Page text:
Still looking for your authentic voice? Still pounding your head against the wall trying to figure out what you are trying to say? Steal It! Mash It Up! Take any number of strange and wonderful films, musical cues, ideas and concepts and make your own statement by combining, mixing, twisting and mashing them up.
Don’t lift verbatim – enhance and indulge yourself with selections and combinations uniquely your own.
Other artists influence EVERY artist.
Tarentino is a cinematic cultural magpie reinventing cinema using his own cut and paste techniques, Spielberg and Lucas remade classic Hollywood in their own way, R. W. Fassbinder brought to life Douglas Sirk melodrama in true Germanic fashion — everyone bloody adapts and reimagines. Why not you?
Fuckload Of Scotch Tape (2012), my own film noir love letter is a musical, a detective story, a gutter punk adaptation of crime writer Jeb Ayre’s grimy fiction, a black cabaret of death, desire and boozy destruction – and it’s also a personal story on how I have failed my oldest son. It’s a personal, passionate and demented film that continues to play at film festivals, sell via iTunes, stream on Amazon and other online portals (including XBox, Playstation and Roku). It’s a grimy hodgepodge of dark inspiration, art and grindhouse — all vitally important to me as an artist. None of it original by itself — but totally mine by amalgamation. #ownthatshit
“Nothing is original. Steal from anywhere that resonates with inspiration or fuels your imagination. Devour old films, new films, music, books, paintings, photographs, poems, dreams, random conversations, architecture, bridges, street signs, trees, clouds, bodies of water, light and shadows. Select only things to steal from that speak directly to your soul. If you do this, your work (and theft) will be authentic. Authenticity is invaluable; originality is nonexistent.” – Jim Jarmusch
“Our souls as well as our bodies are composed of individual elements which were all already present in the ranks of our ancestors. The ‘newness’ in the individual psyche is an endlessly varied recombination of age-old components.” – Carl Jung
“If an artist may say nothing except what he has invented by his own sole efforts, it stands to reason he will be poor in ideas. If he could take what he wants wherever he could find it, as Euripides and Dante and Michelangelo and Shakespeare and Bach were free, his larder would always be full, and his cookery might be worth tasting.” – R. G Collingwood
“A good poet will usually borrow from authors remote in time, or alien in language, or diverse in interest.” – T.S. Eliot
“If you steal from one author, it’s plagiarism; if you steal from many, it’s research.” – Wilson Mizner
“If you think a man draws the type of hands that you want to draw, steal ‘em. Take those hands.” – Jack Kirby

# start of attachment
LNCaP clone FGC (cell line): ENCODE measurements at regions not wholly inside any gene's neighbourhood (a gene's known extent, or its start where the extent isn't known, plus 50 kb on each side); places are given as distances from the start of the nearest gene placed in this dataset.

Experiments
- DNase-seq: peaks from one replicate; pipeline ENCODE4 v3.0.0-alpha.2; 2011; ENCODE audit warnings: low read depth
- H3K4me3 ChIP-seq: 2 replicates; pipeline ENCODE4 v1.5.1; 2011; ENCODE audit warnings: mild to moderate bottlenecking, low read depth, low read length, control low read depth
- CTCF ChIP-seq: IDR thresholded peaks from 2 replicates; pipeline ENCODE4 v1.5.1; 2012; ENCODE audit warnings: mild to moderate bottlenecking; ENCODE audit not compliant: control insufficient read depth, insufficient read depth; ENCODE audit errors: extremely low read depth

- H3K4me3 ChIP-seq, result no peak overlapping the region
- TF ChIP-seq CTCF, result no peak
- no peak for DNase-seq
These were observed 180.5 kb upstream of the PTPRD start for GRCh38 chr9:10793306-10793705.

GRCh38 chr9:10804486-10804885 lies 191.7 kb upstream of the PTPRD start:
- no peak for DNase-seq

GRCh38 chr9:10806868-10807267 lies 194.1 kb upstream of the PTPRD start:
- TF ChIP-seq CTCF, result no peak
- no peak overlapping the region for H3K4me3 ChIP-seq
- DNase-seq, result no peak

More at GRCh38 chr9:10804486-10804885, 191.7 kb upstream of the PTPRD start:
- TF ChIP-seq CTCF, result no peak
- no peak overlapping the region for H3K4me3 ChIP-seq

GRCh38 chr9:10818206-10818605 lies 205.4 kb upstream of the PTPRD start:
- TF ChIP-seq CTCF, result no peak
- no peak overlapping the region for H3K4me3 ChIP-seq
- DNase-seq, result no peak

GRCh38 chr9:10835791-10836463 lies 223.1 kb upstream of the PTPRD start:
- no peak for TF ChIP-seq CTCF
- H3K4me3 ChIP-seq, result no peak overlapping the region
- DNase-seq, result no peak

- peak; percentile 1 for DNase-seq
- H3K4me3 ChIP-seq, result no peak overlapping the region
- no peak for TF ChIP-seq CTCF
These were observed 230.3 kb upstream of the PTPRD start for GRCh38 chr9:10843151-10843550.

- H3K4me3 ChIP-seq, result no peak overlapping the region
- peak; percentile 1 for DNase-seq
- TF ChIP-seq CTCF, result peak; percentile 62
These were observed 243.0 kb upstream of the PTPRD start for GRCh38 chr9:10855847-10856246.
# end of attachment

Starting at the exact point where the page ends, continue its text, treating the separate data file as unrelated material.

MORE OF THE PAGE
“Really the truth is just a plain picture. A plain picture of, let’s say, a tramp vomiting in the sewer. You know, and next door to the picture Mr. Rockefeller or Mr. C. W. Jones on the subway going to work. You know, any kind of picture. Just make a collage of pictures.” – Bob Dylan
“My hobby (one of them anyway) is using a lot of scotch tape. My hobby is to pick out different things during what I read and piece them together and make a little story of my own.” – Louis Armstrong
“To spark my creativity I often re-use pieces from my other works basically collaging my own stuff.” – Nate Williams
“It’s not where you take things from, it’s where you take them to.” – Jean-Luc Godard
Make a list of all the influences on you as an artist. Mix and mash them together with your unique cinematic observation, synthesize and/or change your perspective and look towards WHY you are doing this.
I’m influenced by many artists (lots outside of cinema) and draw upon them all the time in different measures as needed.
Design your own cinema on the shoulders of greats by paying tribute to their themes, techniques, stories and characters that you have encountered in your viewing.
Define a visual tone, choose an acting style, and collect themes, ideas, concepts and questions that you will ask or answer in your work.
Don’t be afraid to take disparate and strange pairings and see it they work — a Muppet ™ Murder Movie (I’m making that next summer), a demented love story between a young girl and a mentally challenged gentleman (Tideland (2005) by Terry Gilliam — you’ll thank me), a garage rock Romeo and Juliet story of love amongst the shadows and low-rent nightclubs all in iambic pentameter (Nice!), a film with made up dialogue (Quest For Fire, The Defiled).
Just get your hands dirty and then get original. Dare to break some boundaries, stir the pot and redefine your cinema on your own terms. Be weird, be wild, and be original and reinvent!